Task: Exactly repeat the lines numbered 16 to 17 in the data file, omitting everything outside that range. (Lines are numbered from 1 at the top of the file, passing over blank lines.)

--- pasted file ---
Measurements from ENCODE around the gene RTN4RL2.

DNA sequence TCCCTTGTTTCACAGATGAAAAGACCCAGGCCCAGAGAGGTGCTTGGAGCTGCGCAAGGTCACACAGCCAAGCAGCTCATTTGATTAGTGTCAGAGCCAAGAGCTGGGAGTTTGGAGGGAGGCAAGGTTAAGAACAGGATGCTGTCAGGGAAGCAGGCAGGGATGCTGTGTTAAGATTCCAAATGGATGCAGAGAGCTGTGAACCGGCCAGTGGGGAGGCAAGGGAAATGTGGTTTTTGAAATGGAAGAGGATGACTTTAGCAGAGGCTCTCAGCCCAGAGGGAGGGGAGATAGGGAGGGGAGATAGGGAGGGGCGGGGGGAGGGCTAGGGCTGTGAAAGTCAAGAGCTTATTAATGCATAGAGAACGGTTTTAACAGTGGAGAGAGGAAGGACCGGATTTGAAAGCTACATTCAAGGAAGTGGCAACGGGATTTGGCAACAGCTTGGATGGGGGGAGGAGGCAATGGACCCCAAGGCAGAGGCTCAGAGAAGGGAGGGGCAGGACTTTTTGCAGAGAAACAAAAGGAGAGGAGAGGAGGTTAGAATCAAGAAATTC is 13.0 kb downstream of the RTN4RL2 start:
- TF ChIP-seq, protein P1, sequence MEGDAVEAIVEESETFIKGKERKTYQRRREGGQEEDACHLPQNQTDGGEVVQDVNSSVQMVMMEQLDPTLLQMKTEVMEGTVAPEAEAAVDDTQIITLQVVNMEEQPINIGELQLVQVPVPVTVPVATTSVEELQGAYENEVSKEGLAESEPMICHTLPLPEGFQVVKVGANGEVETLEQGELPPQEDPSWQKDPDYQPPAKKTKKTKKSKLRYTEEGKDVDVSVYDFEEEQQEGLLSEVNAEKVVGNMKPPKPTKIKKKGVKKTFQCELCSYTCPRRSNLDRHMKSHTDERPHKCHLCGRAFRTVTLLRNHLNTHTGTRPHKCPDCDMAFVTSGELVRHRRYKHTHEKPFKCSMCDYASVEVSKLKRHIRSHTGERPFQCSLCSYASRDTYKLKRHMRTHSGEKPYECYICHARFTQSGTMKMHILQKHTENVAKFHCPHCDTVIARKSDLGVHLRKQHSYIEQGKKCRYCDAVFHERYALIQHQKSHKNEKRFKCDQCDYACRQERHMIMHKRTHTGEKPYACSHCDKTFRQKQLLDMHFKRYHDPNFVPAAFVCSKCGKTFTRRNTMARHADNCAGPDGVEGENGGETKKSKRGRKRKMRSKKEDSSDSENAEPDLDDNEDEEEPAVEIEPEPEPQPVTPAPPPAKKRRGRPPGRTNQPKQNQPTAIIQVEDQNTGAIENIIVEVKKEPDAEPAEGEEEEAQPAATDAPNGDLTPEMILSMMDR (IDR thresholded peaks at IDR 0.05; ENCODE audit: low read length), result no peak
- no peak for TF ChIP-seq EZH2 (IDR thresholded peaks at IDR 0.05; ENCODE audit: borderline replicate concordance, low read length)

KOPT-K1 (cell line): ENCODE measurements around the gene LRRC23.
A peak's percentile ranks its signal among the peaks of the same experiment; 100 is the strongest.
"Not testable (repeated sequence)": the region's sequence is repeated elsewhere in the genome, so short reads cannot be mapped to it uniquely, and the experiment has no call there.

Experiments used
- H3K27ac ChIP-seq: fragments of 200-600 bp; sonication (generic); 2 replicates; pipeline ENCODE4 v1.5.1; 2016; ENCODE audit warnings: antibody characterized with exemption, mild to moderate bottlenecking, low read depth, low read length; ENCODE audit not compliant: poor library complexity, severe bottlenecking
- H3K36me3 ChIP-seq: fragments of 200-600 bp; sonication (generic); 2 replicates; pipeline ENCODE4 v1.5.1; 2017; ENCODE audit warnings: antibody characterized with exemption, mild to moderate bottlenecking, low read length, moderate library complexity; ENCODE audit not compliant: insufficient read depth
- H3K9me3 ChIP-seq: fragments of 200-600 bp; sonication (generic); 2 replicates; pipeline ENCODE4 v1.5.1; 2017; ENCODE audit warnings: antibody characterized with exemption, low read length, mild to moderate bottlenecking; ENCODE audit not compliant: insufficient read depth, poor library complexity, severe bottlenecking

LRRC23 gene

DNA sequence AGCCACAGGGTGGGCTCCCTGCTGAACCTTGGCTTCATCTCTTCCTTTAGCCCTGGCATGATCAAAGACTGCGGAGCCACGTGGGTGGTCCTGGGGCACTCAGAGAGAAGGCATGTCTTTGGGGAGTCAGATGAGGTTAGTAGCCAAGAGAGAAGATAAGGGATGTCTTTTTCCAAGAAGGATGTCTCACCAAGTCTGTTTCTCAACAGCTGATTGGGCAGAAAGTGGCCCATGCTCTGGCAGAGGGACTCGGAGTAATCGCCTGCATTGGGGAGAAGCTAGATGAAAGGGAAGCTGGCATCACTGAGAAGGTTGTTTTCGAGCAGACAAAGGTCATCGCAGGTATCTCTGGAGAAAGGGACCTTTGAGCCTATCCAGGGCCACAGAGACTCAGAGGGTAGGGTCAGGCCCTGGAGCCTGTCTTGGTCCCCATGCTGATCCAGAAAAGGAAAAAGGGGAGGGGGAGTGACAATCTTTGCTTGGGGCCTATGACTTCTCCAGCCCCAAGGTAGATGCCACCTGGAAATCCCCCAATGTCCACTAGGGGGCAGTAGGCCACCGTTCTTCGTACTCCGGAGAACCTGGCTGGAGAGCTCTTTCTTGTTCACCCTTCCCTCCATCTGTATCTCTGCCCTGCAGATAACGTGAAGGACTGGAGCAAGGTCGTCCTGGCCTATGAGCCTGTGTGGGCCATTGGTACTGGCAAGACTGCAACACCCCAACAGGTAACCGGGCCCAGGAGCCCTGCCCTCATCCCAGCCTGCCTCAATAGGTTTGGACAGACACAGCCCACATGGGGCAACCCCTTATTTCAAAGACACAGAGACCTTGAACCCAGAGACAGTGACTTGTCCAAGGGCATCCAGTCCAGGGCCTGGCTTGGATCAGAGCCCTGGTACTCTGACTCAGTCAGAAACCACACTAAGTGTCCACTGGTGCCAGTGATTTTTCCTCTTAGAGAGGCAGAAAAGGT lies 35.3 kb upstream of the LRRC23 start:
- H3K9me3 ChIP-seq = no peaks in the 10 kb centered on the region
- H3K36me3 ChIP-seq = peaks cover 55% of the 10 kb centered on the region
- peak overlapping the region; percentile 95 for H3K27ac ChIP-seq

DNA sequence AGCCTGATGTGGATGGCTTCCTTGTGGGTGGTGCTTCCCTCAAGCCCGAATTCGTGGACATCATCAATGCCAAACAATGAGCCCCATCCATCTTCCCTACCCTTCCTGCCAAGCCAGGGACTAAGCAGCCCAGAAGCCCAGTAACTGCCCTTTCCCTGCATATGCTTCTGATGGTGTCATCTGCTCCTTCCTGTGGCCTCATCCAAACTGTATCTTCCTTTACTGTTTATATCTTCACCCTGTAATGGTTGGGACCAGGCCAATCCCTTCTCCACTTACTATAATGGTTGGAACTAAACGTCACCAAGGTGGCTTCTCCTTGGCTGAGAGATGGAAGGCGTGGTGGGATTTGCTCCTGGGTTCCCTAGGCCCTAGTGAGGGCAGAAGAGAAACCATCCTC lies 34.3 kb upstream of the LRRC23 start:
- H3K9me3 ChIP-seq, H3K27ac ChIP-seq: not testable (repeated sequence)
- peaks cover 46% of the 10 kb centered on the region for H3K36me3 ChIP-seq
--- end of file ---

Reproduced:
- peak overlapping the region; percentile 95 for H3K27ac ChIP-seq

DNA sequence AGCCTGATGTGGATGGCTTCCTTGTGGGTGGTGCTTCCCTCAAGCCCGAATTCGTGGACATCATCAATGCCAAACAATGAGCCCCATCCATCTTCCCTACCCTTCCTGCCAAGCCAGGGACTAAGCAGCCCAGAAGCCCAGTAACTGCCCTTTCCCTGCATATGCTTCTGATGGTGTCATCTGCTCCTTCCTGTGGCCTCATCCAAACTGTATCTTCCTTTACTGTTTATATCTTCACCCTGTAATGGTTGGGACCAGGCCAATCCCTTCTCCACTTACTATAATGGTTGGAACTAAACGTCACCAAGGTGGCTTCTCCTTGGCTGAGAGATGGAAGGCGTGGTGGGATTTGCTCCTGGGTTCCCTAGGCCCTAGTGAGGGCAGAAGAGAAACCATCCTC lies 34.3 kb upstream of the LRRC23 start: